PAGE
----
Renewable energy surpassed coal last year to become the largest source of installed power capacity in the world, according to the International Energy Agency.
The IEA recently announced it was significantly increasing its five-year growth forecast for renewables as a result of strong policy support in key countries and sharp cost reductions.
The latest edition of the IEA’s Medium-Term Renewable Market Report now sees renewables growing 13 per cent more between 2015 and 2021 than it did in last year’s forecast.
Last year marked a turning point for renewables – led by wind and solar, renewables represented more than half the new power capacity around the world, reaching a record 153 Gigawatt (GW), 15 per cent more than the previous year.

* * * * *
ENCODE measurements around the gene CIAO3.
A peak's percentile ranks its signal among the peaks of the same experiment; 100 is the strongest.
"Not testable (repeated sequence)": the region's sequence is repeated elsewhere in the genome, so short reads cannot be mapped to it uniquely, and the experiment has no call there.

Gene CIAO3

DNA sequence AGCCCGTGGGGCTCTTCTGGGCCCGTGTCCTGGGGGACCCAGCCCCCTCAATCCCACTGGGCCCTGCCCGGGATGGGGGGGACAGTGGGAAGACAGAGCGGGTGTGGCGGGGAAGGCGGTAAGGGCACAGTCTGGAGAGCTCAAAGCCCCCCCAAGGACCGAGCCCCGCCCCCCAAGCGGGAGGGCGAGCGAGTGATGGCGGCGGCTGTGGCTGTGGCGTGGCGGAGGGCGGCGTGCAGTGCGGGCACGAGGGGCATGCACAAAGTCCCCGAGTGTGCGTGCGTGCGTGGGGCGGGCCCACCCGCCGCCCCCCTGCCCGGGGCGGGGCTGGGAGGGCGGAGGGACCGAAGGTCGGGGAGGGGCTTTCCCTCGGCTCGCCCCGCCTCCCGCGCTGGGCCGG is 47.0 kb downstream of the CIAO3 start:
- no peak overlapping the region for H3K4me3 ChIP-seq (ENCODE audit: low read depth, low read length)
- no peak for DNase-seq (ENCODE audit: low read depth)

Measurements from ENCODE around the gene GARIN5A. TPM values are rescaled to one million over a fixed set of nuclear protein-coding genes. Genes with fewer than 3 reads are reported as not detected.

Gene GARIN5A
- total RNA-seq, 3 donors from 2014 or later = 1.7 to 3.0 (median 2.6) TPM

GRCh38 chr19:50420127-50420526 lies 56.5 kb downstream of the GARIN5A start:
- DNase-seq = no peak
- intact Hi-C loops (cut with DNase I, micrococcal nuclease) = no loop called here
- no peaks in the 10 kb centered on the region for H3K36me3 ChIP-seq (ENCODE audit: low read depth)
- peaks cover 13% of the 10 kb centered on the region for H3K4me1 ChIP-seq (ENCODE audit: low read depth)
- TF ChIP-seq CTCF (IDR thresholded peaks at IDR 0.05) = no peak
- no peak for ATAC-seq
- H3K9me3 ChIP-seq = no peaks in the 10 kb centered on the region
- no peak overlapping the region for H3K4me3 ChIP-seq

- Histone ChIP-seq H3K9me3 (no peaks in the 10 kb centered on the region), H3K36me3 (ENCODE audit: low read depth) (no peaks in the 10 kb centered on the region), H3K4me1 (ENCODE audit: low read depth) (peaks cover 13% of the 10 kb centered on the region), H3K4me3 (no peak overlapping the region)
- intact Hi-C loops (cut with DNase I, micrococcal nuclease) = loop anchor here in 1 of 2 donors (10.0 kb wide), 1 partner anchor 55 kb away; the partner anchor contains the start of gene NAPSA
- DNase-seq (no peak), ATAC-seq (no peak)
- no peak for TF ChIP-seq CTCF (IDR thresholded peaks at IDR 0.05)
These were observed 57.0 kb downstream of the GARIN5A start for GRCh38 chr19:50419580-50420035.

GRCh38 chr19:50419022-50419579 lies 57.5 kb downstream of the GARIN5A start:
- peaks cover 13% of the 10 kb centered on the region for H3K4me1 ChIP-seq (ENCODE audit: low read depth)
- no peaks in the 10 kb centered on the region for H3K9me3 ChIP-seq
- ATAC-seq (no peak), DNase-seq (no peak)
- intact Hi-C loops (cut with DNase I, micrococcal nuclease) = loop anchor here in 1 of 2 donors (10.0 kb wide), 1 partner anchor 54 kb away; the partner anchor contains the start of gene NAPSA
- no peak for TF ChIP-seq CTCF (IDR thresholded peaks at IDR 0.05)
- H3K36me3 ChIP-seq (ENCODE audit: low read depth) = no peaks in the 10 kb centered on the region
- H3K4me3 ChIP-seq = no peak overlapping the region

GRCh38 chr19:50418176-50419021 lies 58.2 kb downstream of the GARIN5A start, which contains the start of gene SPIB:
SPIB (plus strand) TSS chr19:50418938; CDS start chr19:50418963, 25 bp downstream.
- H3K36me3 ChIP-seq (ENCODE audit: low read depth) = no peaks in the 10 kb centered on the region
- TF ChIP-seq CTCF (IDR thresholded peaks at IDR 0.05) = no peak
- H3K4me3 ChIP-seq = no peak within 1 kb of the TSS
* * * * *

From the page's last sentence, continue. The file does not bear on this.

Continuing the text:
About half a million solar panels were installed every day around the world last year.
In China, which accounted for about half the wind additions and 40 per cent of all renewable capacity increases, two wind turbines were installed every hour in 2015.
“We are witnessing a transformation of global power markets led by renewables and, as is the case with other fields, the center of gravity for renewable growth is moving to emerging markets,” IEA executive director Dr Fatih Birol said.
Over the next five years, the IEA suggest renewables will remain the fastest-growing source of electricity generation, with their share growing to 28 per cent in 2021 from 23 per cent in 2015.
Renewables are expected to cover more than 60 per cent of the increase in world electricity generation over the medium term, rapidly closing the gap with coal.
“I am pleased to see that last year was one of records for renewables and that our projections for growth over the next five years are more optimistic,” said Dr. Birol.
“However, even these higher expectations remain modest compared with the huge untapped potential of renewables. The IEA will be working with governments around the world to maximize the deployment of renewables in coming years.”